Nothing said by this court or the Supreme Court in the course of the several appellate proceedings heretofore undergone in this litigation can be construed as an approval of that proposition. In our opinion in the first appeal we stated that we knew of no rule "that limits a condemning authority in the presentation of evidence as to value to offer opinions as to value only equal to or in excess of estimates of just compensation fixed in the declaration of taking." ( 124 So.2d 307, page 312).
On certiorari to the Supreme Court that court held that the trial court could not bring the verdict up to the amount of the value in the estimate through the device of an additur, although the probable reason for this holding was the lack of authority in the trial court to use this device. ( 131 So.2d 740, page 744.)
In the second appeal, which we dismissed on procedural grounds, we expressed our disbelief that the trial court was taking from the jury its right to determine just compensation, as follows:
"We are unable to share appellant's conclusion that by the entry of the order sought to be reviewed the trial court substituted itself for a jury, and purported to finally adjudicate the just compensation to be paid for the appropriation of appellee's land, thereby depriving appellant of a trial by jury as guaranteed by our constitution. We reach this conclusion from the clear and unambiguous language of the above quoted statute which provides that payment of the money set forth in the declaration of taking shall be `for or on account of the just compensation to be awarded in said proceeding * * *', and, `If, however, such payment exceeds the final award there may be a recovery by the petitioner of such excess upon petition in the same proceeding for which sum judgment shall be entered and which also may be decreed to be a lien against any property of such party, except his homestead.'" ( 149 So.2d 74, page 76).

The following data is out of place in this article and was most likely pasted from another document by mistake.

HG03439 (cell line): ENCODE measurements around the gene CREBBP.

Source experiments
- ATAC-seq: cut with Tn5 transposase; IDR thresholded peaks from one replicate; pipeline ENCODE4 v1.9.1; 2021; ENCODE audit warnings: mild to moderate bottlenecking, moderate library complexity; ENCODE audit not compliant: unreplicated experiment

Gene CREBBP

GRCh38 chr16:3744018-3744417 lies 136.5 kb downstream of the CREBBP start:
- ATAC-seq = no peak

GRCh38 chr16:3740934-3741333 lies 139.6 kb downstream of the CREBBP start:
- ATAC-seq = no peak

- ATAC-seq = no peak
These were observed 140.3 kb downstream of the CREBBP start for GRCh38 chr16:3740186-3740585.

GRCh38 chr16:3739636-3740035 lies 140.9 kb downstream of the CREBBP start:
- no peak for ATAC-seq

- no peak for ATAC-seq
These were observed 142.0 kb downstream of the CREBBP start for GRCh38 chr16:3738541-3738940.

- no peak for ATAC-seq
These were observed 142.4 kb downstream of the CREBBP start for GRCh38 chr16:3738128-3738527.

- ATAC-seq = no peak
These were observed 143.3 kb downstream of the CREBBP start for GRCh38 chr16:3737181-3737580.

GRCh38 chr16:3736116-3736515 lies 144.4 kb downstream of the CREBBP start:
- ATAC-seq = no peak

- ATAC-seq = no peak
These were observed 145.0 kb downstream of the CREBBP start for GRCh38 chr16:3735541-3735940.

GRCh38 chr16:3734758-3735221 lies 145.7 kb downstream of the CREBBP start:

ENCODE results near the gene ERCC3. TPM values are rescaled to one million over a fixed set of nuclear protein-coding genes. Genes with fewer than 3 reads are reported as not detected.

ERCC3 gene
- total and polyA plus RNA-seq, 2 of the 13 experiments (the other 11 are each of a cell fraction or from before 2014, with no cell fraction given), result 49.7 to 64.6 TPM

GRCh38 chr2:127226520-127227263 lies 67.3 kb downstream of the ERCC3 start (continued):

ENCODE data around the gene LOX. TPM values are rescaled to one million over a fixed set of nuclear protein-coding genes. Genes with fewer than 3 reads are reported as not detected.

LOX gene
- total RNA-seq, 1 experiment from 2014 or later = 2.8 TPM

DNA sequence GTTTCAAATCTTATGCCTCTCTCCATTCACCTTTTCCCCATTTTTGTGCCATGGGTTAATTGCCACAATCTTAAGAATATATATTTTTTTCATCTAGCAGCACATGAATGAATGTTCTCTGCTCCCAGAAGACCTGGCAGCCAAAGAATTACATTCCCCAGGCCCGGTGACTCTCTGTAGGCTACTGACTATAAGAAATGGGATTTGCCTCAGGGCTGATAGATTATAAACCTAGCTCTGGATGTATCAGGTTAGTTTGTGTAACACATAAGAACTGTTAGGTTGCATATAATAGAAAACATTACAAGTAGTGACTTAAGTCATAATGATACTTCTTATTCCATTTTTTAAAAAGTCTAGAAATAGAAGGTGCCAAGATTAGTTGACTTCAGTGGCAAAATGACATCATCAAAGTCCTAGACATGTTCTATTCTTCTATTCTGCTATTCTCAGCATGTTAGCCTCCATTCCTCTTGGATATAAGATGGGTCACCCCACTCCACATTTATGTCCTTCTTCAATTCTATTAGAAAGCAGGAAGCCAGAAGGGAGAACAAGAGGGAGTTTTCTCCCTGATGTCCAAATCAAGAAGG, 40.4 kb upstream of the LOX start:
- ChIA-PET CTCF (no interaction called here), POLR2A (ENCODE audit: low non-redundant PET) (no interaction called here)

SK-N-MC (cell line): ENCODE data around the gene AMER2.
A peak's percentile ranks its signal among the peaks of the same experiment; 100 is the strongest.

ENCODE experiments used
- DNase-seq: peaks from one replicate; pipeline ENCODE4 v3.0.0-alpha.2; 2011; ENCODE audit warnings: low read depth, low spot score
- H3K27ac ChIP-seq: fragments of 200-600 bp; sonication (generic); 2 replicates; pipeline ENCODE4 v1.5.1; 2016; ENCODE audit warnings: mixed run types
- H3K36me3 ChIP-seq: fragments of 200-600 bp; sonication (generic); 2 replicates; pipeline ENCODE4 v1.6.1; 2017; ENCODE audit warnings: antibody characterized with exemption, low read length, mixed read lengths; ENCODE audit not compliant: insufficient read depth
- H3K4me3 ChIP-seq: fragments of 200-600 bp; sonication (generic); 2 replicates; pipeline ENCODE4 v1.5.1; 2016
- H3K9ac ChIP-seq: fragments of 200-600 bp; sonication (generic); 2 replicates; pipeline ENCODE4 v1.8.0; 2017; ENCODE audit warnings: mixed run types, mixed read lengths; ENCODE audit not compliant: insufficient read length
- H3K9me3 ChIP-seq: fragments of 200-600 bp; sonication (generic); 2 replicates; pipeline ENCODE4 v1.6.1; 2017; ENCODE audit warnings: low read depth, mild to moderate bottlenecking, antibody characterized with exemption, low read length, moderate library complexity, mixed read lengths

Nevertheless, despite the above comments by the Supreme Court and this court, it cannot truly be said that the issue of whether the estimate of value in the Authority's declaration fixes just or full compensation as a matter of law, has been directly passed upon by either appellate court, so we proceed to do so now.
We think the unsoundness of the trial court's proposition is made manifest by a reading of Section 29, Article XVI, of the Constitution of Florida, F.S.A., providing: